> >type, then the data in ra must be copied.
> >
> >>Also not pretty is defining pairwise ops between types from
> >>different packages.
> >
> >Why?
> This is a restatement of the type explosion problem.  I guess it will
> work out that the types which care about each other will either
> have each other as prereqs or be part of the same package.
> >It is only the case of promotion of the return type that will cause
> >problems, and frankly this is a case that will arrive due to lazy 
> >coding
> >of the dot-m files, so it doesn't bother me if that case is slightly
> >inefficient. The funny thing is that  cat(galois(), full(), sparse())
> >would be much much efficient that cat(sparse(), full(), galois()) due
> >to the fact that there would be no promotion needed.
> >
> >The simplicity of only defining binary ops makes me feel that the
> >performance hit for the type promotion is a small price to pay. The
> >pay off of the binary operator approach is the easily defined 
> >dependency
> >on promotion of the types.
> Okay, so the idea is that if you are really concerned, then
> use explicit conversion.  E.g.,
>        [ mytype(data); data; data; mytypestuff ]
> I'm not sure this would work for something like complex, since
> 1+0i is real.  Maybe we need an explicit complex() constructor?
> >>For efficiency you want to walk the whole arg list to []
> >>and determine the final type and dimensions before
> >>building anything.
> >
> >Yeah, I know, I found out the hard way. I have a working version of 
> >that doesn't determine the final size initially and just walks the 
> >list. It
> >is twice as slow with 2 like sized args, 4 times as slow with 3 like 
> >size
> >args, etc. In any case it was a good learning experience and I've 
> >mostly
> >rewritten the CATOP stuff to initialize the matrix first. I had to 
> >define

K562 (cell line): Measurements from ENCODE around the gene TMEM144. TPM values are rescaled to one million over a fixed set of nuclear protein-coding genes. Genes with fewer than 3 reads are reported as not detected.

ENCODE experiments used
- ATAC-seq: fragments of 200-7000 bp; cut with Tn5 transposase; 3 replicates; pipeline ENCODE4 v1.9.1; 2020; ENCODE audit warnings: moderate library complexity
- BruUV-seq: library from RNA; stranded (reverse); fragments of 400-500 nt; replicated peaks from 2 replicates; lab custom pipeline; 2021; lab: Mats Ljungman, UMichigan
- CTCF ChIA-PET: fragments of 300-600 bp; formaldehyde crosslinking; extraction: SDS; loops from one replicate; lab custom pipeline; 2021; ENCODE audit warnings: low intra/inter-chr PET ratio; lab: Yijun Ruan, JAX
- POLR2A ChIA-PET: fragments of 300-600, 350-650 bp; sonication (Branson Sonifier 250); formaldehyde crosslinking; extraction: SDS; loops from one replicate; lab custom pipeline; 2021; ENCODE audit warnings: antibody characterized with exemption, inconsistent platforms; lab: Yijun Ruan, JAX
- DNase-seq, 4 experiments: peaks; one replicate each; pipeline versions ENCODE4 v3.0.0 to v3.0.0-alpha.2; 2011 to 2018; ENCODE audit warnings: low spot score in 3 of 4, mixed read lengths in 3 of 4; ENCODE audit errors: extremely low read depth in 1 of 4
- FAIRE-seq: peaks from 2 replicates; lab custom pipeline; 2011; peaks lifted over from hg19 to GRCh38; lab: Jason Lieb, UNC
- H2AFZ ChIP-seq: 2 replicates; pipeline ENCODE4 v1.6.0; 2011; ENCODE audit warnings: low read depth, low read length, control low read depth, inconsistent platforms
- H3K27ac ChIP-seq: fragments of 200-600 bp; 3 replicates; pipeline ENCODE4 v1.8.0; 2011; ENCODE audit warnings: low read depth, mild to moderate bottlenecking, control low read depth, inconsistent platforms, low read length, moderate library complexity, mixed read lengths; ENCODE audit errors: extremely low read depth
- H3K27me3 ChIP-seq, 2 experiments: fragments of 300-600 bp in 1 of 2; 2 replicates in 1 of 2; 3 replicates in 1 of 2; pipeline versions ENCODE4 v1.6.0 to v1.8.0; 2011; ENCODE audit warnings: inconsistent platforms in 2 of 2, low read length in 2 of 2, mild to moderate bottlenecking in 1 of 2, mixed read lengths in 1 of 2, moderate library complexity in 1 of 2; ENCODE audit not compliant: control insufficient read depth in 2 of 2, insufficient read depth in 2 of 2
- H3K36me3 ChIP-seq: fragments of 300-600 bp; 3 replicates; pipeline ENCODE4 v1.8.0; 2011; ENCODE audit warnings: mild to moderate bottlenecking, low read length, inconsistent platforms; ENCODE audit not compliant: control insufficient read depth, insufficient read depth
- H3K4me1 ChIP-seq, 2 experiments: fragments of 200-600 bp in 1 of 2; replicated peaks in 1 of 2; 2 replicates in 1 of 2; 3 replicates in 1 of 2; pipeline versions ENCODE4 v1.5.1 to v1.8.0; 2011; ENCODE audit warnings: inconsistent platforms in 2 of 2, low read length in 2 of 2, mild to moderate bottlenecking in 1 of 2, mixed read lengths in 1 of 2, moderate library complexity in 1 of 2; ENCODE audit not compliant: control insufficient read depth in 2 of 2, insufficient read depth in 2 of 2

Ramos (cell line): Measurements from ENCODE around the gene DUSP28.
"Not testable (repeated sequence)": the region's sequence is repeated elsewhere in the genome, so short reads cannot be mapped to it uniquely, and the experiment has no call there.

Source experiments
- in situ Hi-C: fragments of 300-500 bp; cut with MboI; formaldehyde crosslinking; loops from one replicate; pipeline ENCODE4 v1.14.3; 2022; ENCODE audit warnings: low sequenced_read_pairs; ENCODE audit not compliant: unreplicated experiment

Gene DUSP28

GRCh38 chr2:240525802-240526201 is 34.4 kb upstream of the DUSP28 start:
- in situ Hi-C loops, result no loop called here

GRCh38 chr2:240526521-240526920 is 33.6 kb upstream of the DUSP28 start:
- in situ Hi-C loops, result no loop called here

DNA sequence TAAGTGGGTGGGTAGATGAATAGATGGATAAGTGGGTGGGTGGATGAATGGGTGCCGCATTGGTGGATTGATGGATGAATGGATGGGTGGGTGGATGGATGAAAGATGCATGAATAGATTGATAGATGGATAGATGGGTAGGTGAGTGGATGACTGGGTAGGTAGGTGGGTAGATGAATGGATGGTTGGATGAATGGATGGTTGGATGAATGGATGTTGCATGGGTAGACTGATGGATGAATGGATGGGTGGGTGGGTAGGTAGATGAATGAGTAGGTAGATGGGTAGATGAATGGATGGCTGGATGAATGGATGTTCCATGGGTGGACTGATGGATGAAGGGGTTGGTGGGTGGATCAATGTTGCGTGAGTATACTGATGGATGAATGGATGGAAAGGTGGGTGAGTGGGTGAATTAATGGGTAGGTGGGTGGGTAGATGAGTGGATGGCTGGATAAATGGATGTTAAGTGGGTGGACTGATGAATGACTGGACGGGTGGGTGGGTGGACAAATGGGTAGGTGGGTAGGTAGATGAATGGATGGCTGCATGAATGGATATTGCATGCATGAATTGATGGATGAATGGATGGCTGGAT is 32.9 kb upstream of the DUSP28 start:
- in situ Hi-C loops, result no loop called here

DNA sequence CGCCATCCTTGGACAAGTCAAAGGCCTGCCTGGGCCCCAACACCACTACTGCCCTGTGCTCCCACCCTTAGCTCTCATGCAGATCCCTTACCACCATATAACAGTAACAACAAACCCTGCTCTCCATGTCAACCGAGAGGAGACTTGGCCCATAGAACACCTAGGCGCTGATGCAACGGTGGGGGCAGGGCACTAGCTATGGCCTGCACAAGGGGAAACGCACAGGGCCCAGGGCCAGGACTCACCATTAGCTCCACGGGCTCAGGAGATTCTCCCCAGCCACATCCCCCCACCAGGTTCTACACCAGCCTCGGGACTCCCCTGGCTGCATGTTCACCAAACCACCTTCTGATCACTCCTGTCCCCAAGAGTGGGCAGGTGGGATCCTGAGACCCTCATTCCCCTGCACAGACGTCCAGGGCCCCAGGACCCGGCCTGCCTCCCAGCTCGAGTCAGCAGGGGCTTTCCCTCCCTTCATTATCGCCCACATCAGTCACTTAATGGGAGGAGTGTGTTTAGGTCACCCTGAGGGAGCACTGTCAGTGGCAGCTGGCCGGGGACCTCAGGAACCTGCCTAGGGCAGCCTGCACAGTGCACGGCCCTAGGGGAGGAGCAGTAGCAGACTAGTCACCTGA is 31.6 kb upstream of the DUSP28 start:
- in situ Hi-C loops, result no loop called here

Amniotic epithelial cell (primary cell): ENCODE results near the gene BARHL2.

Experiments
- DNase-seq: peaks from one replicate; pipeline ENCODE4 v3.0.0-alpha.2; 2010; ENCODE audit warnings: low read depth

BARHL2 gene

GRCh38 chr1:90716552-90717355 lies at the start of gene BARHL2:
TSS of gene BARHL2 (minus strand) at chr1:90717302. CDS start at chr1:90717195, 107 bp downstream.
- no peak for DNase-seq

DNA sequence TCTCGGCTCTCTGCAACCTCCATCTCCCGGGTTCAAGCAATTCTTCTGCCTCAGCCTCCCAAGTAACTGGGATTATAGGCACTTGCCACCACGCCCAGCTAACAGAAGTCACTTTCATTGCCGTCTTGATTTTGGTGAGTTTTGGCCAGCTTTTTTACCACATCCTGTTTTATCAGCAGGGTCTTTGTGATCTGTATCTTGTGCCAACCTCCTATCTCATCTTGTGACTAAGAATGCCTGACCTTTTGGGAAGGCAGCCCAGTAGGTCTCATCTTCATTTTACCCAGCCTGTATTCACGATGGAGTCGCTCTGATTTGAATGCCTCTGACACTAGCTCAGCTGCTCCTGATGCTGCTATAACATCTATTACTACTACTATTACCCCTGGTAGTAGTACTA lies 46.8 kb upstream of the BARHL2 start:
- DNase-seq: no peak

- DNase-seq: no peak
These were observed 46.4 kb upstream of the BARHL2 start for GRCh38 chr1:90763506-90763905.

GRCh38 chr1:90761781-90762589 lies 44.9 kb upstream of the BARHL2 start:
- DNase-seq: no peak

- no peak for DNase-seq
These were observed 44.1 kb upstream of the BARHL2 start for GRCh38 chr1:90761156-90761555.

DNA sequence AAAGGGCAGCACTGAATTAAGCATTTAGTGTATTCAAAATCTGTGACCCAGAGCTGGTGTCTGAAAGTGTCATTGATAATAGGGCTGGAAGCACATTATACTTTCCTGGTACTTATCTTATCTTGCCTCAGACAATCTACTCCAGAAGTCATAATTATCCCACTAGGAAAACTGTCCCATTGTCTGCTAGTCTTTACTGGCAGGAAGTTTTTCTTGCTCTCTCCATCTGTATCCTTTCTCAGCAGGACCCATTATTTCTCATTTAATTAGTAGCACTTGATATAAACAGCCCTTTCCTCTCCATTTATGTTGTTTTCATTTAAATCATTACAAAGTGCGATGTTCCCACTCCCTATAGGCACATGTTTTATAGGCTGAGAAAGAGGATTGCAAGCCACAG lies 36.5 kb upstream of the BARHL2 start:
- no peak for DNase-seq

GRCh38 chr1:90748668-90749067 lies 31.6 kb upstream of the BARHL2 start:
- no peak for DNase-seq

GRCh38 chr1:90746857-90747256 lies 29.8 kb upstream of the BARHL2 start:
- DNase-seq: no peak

> >a resize function as part of the octave_value class that also promotes
> >scalars to matrices. So the core of Fcat becomes
> >
> >       octave_value tmp (args(1));
> >       tmp.resize (dv);
> >       Array<int> ra_idx (dv.length (), 0);
> >       for (int i = 2; i < n_args; i++)
> >         {
> >           dim_vector dv_tmp = args (i-1).dims ();
> >           ra_idx (dim) += (dim > dv_tmp.length () ? 1 : dv_tmp (dim));
> >           tmp = do_cat_op (tmp, args (i), ra_idx);
> >           if (error_state)
> >             return retval;
> >         }
> >       retval = tmp;
> >
> >>The tricky bit again is to decide what type to assign
> >>when two different user types are being used
> >>simultaneously.  I guess that's a problem for the
> >>user type installer to deal with.
> >
> >This is where the binary definition of the CATOP makes sense. All of 
> >this
> >is determined by an appropriate lookup table. This is why I prefer the
> >binary operator approach, with preallocation of the memory.
> Okay.  Only other detail you might want to consider is
> an eventual implementation of types in m-files.  Is this
> going to be possible/convenient, and maybe compatible?
> Paul Kienzle
> address@hidden

David Bateman                                address@hidden
Motorola CRM                                 +33 1 69 35 48 04 (Ph) 
Parc Les Algorithmes, Commune de St Aubin    +33 1 69 35 77 01 (Fax) 
91193 Gif-Sur-Yvette FRANCE